Vasohibin-1 is a recently identified endogenous inhibitor of angiogenesis that is selectively induced by the proangiogenic growth factor VEGF as a consequence of a specific negative-feedback regulator mechanism of pathological angiogenesis in cirrhosis. As we have seen, ectopical, and non-VEGF regulated, vasohibin-1 overexpression by adenoviral-mediated gene transfer leads to disruption of the VEGF-vasohibin-1 negative-feedback loop, dampening VEGF production to intermediate steady-state levels sufficient to maintain vascular homeostasis or physiological angiogenesis associated with wound healing, but not to drive pathological angiogenesis. This effect translated into efficient suppression of mesenteric and intrahepatic pathological neovascularization and reduction of portal pressure and portosystemic collateral vessel formation in cirrhotic rats, without any apparent adverse side effect. The protective action of overexpressing VASH1 protein in vivo by gene therapy with an adenoviral vector encoding VASH1 was not restricted to inhibition of angiogenesis, but included a potent ability to attenuate intrahepatic fibrogenesis through suppression of hepatic stellate cell activation. These results strongly suggest that supplementation with VASH1 might be a novel and promising therapeutic strategy for halting chronic liver disease progression (Read More).

Pigment epithelium-derived factor, protective factor with therapeutic potential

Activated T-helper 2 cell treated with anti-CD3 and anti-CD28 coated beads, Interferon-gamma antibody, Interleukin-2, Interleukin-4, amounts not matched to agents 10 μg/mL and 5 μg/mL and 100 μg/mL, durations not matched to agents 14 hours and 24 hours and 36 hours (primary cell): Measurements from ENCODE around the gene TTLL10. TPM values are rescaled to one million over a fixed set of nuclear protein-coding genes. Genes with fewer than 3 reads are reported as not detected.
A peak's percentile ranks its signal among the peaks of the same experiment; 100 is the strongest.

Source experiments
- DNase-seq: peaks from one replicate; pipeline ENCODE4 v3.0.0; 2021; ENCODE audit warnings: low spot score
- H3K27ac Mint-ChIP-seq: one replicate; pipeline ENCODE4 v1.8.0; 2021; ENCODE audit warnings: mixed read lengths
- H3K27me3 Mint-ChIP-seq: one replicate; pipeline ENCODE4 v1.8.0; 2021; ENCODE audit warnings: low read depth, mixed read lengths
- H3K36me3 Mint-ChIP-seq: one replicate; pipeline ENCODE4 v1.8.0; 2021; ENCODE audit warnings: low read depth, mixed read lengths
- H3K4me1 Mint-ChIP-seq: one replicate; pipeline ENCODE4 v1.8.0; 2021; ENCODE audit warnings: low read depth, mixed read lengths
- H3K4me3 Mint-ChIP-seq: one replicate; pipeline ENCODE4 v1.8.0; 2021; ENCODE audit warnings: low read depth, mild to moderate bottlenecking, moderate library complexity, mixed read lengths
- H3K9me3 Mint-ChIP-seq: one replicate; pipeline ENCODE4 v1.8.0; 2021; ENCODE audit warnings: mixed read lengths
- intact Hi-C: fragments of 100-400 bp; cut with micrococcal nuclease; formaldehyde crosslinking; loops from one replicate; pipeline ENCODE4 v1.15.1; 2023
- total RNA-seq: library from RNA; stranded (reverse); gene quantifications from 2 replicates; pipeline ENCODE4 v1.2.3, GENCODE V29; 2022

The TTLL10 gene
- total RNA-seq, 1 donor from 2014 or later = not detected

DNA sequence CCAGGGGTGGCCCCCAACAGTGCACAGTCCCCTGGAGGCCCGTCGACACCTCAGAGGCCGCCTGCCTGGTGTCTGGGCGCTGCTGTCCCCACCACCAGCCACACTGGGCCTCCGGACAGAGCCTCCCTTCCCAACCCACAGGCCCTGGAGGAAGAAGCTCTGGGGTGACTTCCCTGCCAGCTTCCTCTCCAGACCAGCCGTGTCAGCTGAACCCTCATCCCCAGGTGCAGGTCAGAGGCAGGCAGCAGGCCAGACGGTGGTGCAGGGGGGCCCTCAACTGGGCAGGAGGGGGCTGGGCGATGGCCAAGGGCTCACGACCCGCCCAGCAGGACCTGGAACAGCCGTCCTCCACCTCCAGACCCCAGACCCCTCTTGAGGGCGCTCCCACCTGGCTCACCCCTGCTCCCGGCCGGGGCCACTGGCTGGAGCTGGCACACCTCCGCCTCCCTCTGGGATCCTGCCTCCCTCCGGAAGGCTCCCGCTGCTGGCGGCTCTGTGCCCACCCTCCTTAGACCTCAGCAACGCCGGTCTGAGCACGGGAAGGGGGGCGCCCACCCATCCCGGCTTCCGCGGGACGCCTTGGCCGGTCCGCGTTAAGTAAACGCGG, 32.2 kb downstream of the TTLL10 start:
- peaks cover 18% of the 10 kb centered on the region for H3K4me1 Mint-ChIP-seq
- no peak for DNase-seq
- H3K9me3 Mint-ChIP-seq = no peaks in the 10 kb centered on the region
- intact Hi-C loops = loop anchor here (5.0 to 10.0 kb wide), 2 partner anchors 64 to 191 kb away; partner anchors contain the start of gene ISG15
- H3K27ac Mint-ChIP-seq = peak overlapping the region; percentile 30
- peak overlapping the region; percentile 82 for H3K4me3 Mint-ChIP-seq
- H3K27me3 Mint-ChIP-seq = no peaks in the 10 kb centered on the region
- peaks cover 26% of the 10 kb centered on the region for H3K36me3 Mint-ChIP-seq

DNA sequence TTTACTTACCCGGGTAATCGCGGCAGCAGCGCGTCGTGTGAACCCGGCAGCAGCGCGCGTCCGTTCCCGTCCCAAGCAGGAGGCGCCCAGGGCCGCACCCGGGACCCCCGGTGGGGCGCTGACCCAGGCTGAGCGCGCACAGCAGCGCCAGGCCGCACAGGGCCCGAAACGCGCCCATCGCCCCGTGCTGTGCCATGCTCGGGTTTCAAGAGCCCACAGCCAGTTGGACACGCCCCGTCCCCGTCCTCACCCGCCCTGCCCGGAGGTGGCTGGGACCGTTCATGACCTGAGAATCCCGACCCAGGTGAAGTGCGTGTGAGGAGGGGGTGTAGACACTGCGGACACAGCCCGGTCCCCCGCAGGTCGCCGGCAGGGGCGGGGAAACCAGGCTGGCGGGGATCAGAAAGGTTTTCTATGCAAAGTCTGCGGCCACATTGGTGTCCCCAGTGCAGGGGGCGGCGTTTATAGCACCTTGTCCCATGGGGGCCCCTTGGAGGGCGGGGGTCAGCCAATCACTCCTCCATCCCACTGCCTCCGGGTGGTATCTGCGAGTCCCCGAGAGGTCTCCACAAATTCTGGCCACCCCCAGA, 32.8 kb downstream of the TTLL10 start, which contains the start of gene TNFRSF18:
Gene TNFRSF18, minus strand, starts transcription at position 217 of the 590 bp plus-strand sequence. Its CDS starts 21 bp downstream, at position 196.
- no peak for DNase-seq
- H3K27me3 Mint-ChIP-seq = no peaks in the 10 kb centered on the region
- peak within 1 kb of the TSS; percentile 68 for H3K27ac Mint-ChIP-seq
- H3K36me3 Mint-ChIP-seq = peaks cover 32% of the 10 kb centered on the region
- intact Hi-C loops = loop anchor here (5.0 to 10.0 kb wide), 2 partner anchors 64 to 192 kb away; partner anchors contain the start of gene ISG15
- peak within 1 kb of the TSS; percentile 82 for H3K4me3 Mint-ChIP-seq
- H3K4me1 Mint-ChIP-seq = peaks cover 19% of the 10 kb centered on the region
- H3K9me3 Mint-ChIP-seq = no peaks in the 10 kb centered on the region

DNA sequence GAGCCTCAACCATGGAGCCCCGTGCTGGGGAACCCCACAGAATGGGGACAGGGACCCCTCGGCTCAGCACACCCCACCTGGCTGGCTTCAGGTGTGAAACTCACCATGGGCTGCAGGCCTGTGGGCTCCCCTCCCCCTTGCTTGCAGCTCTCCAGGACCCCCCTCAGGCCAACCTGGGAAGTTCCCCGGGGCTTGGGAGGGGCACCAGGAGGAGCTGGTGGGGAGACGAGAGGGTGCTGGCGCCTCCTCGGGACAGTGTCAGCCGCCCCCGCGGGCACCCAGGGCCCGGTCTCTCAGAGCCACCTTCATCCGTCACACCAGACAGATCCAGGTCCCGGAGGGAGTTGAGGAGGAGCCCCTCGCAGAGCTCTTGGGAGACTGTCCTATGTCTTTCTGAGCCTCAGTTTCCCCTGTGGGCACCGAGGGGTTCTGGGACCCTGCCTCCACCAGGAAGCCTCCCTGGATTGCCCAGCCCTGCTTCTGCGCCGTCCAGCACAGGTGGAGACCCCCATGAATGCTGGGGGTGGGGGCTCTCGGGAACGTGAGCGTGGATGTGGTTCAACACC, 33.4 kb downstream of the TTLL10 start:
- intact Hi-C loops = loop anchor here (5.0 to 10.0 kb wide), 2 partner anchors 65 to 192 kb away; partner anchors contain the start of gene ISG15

Pigment epithelium derived factor (PEDF) is one of the strongest natural inhibitors of pathological angiogenesis known to date, and this property has turned it into a promising therapeutic tool for slowing the progression of many neovascular pathologies. Recent studies from our research group demonstrate that both the negative regulator of angiogenesis PEDF and the angiogenesis inducer VEGF are unidirectionally upregulated in mesentery and liver in experimental models of cirrhosis, being closely linked in time and space with mesenteric neovascularization and liver fibrogenesis, suggesting that PEDF induction might reflect a compensatory mechanism aimed at reducing the adverse effects of VEGF. Exogenous PEDF overexpression by adenovirus-mediated gene transfer moves the balance between VEGF and PEDF in favor of inhibition and angiogenesis, translating into portal pressure decrease and partial correction of excessive angiogenesis in experimental cirrhosis. Therefore, exogenous PEDF supplementation could be a promising and plausible therapeutic modality for preventing further disease progression and consequently reducing the risk for developing overt liver cirrhosis in patients. Of note, targeting early pathogenic changes might afford an opportunity to intervene on chronic liver disease at a stage before irreversible fibrosis. Another prominent advantage of using angioinhibitors that are endogenously present in the body, such as PEDF, is that these molecules would not be expected to activate drug resistant genes and, thus, may offer a promising breakthrough for effective antiangiogenesis therapy (Read More).